A CONTROVERSIAL, campaigning Spanish judge, who was behind the arrest of Chilean former dictator Augusto Pinochet in London in 1998, has joined forces with other legal experts to look at putting economic and environmental crimes on a par with war crimes.
Baltasar Garzon is promoting a September conference in Buenos Aires that will bring together human rights activists, judges and legal academics to look at extending the concept of universal justice – where people or organisations can be tried in one country for human rights abuses committed in another.
Speaking from Argentina, Garzon said that certain economic and environmental crimes could be considered crimes against humanity because they cause the death of thousands of people.
While such crimes could be very difficult to prosecute, he said, “in 10 years’ they will be at the centre of debate.”
The crimes could include the actions of so-called ‘vulture capitalist’ financial institutions, which move assets out of cash-strapped countries, said Garzon, or companies which cooperate with dictatorships in order to work uninhibited in that region. Garzon claimed there were companies who “collaborate with Boko Haram in return for letting them work.”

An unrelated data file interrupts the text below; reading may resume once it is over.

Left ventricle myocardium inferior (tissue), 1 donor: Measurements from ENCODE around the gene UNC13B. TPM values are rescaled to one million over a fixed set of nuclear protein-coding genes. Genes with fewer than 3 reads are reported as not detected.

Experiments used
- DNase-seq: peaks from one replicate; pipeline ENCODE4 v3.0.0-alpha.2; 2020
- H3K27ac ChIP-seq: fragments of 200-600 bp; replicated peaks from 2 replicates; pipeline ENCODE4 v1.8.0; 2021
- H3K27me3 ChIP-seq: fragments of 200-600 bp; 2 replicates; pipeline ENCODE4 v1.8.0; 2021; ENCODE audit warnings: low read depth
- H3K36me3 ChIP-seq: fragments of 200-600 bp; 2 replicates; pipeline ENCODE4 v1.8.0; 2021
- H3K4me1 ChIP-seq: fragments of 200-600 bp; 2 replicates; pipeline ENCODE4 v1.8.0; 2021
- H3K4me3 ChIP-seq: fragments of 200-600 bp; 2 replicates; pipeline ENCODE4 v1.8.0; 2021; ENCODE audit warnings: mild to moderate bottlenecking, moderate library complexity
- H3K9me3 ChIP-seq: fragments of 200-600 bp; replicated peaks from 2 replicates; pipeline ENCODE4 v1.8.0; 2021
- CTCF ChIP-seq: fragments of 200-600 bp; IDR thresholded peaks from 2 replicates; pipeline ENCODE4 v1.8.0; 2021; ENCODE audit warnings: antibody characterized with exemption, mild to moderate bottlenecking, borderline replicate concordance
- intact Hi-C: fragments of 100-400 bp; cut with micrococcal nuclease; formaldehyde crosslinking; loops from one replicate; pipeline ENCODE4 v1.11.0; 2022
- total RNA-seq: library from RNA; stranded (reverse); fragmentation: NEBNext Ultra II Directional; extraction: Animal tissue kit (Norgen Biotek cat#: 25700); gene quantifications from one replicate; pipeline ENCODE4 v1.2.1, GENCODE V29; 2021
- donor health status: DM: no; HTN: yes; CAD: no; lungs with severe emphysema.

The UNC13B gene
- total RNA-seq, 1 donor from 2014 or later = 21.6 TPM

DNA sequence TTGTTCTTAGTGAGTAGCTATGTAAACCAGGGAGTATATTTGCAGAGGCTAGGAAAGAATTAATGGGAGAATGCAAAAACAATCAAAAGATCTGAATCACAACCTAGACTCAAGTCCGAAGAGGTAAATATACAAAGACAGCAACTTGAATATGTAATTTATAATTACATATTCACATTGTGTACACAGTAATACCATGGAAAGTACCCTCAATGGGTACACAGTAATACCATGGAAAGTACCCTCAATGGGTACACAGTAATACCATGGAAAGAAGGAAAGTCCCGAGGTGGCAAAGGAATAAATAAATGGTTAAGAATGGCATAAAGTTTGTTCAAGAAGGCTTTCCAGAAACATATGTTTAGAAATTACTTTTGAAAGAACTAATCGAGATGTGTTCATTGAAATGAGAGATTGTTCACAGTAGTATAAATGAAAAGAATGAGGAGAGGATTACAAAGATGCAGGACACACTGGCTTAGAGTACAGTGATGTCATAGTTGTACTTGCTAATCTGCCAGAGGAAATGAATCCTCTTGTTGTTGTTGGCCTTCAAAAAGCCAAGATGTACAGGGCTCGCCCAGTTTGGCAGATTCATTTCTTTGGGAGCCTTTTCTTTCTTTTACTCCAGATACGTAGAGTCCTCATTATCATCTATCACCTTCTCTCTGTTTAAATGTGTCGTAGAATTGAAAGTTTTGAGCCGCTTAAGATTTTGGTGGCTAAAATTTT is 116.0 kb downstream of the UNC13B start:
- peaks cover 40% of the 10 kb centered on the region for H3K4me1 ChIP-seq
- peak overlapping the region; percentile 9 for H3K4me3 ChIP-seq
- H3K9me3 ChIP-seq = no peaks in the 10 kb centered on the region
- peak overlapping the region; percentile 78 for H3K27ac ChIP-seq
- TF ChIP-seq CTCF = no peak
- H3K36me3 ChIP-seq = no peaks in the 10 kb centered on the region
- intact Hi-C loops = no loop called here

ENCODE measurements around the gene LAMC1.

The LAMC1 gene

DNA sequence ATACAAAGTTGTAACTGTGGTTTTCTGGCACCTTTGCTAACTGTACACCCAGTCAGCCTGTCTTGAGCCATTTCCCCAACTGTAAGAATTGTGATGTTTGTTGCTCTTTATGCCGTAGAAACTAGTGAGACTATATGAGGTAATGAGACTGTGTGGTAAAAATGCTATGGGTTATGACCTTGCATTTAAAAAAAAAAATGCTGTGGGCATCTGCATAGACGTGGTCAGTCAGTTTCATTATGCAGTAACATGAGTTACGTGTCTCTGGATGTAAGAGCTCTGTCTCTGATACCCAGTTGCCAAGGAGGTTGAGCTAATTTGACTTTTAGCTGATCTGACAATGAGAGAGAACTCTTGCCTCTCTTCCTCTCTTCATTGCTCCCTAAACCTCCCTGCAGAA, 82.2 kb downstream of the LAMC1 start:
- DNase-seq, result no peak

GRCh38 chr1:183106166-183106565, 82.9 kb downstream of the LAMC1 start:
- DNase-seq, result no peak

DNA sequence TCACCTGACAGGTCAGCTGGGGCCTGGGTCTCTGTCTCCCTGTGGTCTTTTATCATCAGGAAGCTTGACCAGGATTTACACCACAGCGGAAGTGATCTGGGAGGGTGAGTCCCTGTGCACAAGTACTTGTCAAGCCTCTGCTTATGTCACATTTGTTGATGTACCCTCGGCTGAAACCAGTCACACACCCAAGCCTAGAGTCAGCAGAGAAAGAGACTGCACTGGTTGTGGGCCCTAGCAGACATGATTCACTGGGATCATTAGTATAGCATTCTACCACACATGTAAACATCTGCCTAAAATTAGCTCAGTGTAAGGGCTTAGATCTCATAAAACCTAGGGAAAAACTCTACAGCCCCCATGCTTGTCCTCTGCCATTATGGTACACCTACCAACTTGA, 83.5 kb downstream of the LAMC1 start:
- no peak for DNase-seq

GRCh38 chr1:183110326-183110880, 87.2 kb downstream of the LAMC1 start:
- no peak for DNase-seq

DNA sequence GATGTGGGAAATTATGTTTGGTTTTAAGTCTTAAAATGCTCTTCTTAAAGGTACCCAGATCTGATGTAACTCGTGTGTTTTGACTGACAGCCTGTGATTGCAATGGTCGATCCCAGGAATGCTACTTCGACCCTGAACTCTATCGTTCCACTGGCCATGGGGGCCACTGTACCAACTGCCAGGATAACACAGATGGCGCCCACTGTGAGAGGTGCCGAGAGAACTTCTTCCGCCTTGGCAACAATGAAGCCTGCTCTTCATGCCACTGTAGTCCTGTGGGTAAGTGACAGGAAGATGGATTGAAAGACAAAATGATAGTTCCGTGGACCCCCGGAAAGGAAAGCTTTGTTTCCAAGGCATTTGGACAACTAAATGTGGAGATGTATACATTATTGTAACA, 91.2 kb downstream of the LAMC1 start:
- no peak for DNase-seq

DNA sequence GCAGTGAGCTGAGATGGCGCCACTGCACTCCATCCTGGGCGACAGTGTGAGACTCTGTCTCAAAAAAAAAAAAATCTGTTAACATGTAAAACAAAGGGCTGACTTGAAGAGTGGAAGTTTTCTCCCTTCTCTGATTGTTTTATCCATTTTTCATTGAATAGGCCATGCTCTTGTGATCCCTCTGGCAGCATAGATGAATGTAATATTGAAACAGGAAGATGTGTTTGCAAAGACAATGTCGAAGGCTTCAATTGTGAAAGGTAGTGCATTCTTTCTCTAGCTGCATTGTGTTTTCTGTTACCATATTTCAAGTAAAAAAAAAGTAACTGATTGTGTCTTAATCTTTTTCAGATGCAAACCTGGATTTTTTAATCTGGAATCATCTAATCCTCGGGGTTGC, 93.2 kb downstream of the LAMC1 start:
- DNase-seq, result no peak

He also referenced the exploitative mining of coltan, a mineral used in the production of mobile phones, where he said: “90 per cent of the mines are illegal, without minimum conditions and child labour.”
He went on to say that the connection between environmental crimes and human rights was increasingly clear to the world: “We’re seeing how climate change is connected to natural disasters and famines.”